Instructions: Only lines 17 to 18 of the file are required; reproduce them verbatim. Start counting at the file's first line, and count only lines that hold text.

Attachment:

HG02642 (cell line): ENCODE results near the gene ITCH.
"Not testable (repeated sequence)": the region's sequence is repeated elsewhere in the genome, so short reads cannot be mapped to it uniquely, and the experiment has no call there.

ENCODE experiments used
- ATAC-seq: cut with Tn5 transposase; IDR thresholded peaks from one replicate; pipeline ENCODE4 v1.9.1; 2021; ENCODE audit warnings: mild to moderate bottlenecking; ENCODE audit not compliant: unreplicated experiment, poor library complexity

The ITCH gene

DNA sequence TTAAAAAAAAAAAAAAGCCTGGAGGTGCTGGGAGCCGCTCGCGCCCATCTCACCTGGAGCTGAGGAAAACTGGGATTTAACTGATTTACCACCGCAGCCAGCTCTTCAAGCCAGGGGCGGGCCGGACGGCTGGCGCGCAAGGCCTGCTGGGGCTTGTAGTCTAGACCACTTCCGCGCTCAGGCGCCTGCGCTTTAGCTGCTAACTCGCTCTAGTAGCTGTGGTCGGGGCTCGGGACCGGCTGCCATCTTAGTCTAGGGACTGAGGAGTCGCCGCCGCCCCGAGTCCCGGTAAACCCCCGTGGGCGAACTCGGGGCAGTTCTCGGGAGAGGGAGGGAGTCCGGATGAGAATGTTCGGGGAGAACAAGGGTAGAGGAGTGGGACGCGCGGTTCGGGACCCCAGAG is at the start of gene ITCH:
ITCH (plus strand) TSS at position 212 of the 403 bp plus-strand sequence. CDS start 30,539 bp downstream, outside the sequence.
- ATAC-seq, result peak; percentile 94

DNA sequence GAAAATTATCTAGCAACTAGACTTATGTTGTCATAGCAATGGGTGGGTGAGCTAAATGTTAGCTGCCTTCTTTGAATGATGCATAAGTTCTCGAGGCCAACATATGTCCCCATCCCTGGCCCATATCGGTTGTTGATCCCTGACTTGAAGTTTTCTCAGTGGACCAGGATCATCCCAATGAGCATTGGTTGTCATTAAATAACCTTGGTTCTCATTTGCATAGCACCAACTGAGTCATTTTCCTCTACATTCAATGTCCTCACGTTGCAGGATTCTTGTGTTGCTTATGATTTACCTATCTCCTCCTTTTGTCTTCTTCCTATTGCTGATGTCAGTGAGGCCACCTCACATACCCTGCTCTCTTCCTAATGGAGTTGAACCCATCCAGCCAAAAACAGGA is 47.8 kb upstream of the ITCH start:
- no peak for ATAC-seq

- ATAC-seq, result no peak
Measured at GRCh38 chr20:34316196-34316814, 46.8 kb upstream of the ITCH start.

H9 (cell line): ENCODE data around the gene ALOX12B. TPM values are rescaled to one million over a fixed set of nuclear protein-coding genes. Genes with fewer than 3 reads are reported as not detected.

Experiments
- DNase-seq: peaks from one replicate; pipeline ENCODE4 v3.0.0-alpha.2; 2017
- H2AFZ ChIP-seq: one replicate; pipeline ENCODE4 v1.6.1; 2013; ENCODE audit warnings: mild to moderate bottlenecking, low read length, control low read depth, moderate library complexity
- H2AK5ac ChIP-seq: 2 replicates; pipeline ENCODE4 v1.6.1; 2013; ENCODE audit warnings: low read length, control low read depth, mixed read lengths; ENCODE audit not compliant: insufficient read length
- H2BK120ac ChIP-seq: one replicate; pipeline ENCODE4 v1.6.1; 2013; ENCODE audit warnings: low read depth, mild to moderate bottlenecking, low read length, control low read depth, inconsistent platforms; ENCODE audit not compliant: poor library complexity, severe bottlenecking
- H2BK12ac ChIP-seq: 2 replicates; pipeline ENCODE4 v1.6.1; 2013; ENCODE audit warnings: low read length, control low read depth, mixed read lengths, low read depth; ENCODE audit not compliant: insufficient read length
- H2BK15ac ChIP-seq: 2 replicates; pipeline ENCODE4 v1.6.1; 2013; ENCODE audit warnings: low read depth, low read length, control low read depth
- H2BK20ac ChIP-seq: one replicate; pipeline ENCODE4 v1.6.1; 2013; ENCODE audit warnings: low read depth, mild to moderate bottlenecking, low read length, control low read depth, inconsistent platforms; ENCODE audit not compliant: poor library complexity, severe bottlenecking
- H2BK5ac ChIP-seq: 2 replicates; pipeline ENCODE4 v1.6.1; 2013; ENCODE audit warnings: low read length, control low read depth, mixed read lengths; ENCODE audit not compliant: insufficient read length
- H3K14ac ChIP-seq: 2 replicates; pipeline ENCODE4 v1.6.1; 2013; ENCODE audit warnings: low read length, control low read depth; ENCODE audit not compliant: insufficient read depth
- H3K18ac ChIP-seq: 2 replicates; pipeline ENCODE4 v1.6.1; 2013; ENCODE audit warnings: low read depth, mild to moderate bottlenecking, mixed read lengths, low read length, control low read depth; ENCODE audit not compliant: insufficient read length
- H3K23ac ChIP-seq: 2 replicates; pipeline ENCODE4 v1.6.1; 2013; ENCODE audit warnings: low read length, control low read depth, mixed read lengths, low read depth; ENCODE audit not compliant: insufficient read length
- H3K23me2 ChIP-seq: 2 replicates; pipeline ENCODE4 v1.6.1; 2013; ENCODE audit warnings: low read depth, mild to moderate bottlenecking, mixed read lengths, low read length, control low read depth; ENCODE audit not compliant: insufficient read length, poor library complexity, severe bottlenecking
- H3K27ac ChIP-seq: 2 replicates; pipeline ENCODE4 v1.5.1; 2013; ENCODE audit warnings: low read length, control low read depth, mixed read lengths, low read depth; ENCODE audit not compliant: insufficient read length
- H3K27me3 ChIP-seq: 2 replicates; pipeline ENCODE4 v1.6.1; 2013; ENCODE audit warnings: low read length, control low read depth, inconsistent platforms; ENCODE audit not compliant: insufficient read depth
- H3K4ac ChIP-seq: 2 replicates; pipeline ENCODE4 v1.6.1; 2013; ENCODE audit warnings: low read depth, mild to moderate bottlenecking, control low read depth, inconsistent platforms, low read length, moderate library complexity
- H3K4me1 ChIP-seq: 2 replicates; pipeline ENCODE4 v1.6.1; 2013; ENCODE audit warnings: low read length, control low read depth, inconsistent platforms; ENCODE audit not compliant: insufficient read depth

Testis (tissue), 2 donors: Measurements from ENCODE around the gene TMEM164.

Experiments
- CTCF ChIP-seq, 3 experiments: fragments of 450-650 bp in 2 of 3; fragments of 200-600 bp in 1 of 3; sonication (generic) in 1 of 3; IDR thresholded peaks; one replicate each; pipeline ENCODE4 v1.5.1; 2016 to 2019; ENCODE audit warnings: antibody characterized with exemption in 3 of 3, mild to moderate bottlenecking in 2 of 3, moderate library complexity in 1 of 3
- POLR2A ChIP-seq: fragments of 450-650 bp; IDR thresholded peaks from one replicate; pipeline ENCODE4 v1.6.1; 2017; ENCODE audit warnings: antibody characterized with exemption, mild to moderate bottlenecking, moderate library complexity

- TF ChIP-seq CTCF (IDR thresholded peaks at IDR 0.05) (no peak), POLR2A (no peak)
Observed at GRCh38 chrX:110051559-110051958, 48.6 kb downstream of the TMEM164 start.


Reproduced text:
- H2AK5ac ChIP-seq: 2 replicates; pipeline ENCODE4 v1.6.1; 2013; ENCODE audit warnings: low read length, control low read depth, mixed read lengths; ENCODE audit not compliant: insufficient read length
- H2BK120ac ChIP-seq: one replicate; pipeline ENCODE4 v1.6.1; 2013; ENCODE audit warnings: low read depth, mild to moderate bottlenecking, low read length, control low read depth, inconsistent platforms; ENCODE audit not compliant: poor library complexity, severe bottlenecking